Pritzker to propose tax relief in budget address


Illinois Gov. JB Pritzker

Wednesday speech will outline plan to ease grocery, motor fuel, property taxes

SPRINGFIELD – Gov. JB Pritzker will propose a roughly $1 billion package of tax relief measures aimed at mitigating the impact of inflation on Illinois consumers when he gives his budget address Wednesday.

The “Illinois Family Relief Plan,” as it is being called, would suspend the 1 percent grocery tax for one year, suspend the automatic inflation-adjusted increase in the motor fuel tax and provide a 5 percent property tax rebate to qualifying property owners.

“At the same time of what has been record growth in the economy, and dramatically different revenue forecasts for the state, we’re experiencing a surge of inflation,” Deputy Gov. Andy Manar said in an interview with Capitol News Illinois. “And this decline in purchasing power has hit working families in the state and the governor recognizes that.”

According to the U.S. Bureau of Labor Statistics, the 12-month inflation rate in the United States in December stood at 7 percent, the highest rate in nearly 40 years. That included a 29.3 percent increase in energy prices and a 6.3 percent increase in food prices.

Manar declined to provide many details of the forthcoming budget proposal except to say that it will follow the same pattern of his previous budget proposals.

“I’m not going to give any specifics today because those are the governor’s to propose on Wednesday,” he said. “But the governor is going to continue to take the state down the path that he’s established, which is controlled spending, paying off debt, getting caught up on our bills, and working with legislators and working with people to solve big problems.”

But Manar said Pritzker believes the state can afford to provide some tax relief due to its improved fiscal management and better-than-expected revenue growth.

In November, the Governor’s Office of Management and Budget revised its revenue forecast for the current fiscal year upward by $1.7 billion based on strong growth in income and sales tax receipts.

“There has been collaborative work to restore fiscal stability to our state,” Manar said. “We now have balanced budgets, we have paid off debts, we’ve controlled our spending and we have caught up on our unpaid bills. And this is all occurring during the ongoing budgetary challenges of COVID-19.”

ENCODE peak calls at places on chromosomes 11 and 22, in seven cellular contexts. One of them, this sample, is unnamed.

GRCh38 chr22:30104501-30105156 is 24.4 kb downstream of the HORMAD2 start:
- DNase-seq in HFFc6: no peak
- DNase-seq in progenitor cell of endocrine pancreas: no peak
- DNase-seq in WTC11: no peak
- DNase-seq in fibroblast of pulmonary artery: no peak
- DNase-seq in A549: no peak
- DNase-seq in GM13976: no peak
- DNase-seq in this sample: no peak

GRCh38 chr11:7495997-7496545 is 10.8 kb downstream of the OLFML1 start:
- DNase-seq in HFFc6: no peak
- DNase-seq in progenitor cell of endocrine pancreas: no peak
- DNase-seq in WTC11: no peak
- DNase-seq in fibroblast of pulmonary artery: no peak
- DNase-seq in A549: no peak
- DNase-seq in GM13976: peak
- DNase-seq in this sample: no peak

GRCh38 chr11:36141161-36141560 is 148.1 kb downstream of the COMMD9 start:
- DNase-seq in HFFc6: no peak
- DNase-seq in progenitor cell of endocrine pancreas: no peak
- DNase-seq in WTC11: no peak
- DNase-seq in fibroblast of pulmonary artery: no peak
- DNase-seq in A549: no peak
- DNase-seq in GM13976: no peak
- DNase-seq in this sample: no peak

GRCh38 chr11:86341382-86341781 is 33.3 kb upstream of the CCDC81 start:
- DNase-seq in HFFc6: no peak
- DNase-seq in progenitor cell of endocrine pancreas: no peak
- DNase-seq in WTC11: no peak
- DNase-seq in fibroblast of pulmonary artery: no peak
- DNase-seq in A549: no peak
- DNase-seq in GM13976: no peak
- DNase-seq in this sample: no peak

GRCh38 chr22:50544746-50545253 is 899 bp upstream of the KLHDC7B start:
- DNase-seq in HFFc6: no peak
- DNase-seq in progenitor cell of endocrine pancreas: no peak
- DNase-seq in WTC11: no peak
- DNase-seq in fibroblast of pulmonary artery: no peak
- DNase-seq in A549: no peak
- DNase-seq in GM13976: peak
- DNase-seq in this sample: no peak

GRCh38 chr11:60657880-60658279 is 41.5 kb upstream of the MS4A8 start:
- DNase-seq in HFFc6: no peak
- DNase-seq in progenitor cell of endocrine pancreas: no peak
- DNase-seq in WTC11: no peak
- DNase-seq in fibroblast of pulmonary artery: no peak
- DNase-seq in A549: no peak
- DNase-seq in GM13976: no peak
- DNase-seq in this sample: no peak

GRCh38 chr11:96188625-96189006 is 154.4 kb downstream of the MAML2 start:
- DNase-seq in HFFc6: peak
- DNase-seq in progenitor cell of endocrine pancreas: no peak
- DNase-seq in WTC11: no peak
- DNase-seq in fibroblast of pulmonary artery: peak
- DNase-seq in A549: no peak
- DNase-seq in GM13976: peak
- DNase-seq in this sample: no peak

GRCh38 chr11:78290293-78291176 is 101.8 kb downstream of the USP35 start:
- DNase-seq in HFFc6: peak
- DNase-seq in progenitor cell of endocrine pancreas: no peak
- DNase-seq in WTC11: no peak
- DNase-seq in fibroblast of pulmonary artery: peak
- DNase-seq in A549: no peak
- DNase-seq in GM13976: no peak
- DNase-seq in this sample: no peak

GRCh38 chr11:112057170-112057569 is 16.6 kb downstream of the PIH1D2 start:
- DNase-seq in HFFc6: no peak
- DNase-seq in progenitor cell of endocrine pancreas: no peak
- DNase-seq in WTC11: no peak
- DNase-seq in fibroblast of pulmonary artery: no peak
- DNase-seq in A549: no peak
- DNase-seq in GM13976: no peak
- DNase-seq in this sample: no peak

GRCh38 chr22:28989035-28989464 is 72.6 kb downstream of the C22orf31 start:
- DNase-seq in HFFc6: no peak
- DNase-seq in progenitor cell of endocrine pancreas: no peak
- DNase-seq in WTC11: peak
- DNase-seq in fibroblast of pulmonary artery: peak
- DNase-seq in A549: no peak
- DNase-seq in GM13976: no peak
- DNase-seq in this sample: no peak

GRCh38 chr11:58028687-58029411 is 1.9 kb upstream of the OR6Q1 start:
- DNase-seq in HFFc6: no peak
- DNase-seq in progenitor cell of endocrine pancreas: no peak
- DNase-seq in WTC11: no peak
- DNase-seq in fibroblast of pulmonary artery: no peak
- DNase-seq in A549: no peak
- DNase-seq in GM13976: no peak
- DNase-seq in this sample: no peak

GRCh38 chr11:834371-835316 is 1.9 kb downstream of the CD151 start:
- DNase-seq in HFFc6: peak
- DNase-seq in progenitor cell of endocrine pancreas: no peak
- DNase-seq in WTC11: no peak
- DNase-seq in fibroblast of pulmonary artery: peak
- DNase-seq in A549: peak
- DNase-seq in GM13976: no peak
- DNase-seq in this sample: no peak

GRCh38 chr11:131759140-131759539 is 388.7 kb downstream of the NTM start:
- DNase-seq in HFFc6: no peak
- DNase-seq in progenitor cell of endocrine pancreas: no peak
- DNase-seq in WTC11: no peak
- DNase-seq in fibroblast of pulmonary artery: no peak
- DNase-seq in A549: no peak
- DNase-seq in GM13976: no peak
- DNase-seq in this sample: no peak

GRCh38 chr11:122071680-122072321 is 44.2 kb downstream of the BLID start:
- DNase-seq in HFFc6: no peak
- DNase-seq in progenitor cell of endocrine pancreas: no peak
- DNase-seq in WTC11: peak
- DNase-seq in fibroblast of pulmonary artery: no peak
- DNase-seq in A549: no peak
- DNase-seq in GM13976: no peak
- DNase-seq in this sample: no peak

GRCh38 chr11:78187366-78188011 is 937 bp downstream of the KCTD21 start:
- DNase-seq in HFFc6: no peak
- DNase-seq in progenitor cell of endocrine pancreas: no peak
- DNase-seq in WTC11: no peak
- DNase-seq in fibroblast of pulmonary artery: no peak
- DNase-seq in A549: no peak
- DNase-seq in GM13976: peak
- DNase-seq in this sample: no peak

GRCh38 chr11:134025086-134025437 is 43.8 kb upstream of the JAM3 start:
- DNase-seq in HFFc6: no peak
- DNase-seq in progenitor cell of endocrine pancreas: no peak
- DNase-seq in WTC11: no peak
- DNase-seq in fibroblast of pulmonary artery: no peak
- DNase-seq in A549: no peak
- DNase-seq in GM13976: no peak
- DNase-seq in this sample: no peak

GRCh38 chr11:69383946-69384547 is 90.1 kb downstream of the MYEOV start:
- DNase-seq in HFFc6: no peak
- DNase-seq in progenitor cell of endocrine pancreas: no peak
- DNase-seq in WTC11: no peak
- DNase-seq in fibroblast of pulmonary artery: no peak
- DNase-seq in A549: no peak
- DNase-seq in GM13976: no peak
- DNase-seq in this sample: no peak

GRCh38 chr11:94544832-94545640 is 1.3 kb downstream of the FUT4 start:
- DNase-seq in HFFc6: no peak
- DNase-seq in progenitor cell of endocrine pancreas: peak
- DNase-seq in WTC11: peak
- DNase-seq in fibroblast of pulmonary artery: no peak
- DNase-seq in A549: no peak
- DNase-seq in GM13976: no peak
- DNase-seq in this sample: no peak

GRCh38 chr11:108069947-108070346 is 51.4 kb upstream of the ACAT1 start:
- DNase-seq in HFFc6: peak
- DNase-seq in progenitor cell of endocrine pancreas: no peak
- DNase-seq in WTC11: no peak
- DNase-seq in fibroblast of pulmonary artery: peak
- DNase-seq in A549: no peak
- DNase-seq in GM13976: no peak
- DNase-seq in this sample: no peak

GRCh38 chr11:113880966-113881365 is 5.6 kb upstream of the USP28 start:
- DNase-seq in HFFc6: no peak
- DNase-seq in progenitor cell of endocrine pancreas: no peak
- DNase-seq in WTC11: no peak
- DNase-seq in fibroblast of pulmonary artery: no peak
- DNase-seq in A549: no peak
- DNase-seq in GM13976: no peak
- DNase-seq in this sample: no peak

In Illinois, consumers do not pay the regular retail sales tax on groceries but instead pay a flat 1 percent “grocery tax,” which goes to local governments.

Pritzker’s proposal would suspend that 1 percent tax for a year while using state funds to reimburse local governments for the revenue they otherwise would have gotten at an estimated cost of $360 million.

In 2019, the General Assembly passed a 10-year, $45 billion capital improvements program known as “Rebuild Illinois.” It included an increase in the motor fuel tax along with a provision for automatic increases each year to adjust for inflation.

That tax is scheduled to increase on July 1 and Manar estimated it would have gone up about 2 cents per gallon. But he said the governor will propose holding off on that increase in the coming year, freezing the state tax for one year at its current 39.2 cents per gallon for gasoline and gasohol, and 46.7 cents per gallon for diesel.

That would cost an estimated $135 million that the state otherwise would take in.

Manar said that would have no impact on the Department of Transportation’s plan for road improvements in the upcoming fiscal year and would not affect the financing of any bonds that are backed by fuel tax revenue.

Finally, Manar said, Pritzker will propose offering a 5 percent property tax rebate to property owners, which would be in addition to the 5 percent property tax deduction they can take on their Illinois income tax returns. The rebate would be available to only those who qualify for the property tax credit.

That is estimated to cost about $475 million.

Pritzker is scheduled to deliver a combined budget and State of the State address at noon Wednesday, Feb. 2. It can be viewed live on the General Assembly’s audio-video page,

Capitol News Illinois is a nonprofit, nonpartisan news service covering state government and distributed to more than 400 newspapers statewide. It is funded primarily by the Illinois Press Foundation and the Robert R. McCormick Foundation. Muddy River News, LLC is a contributor to Capitol News Illinois.

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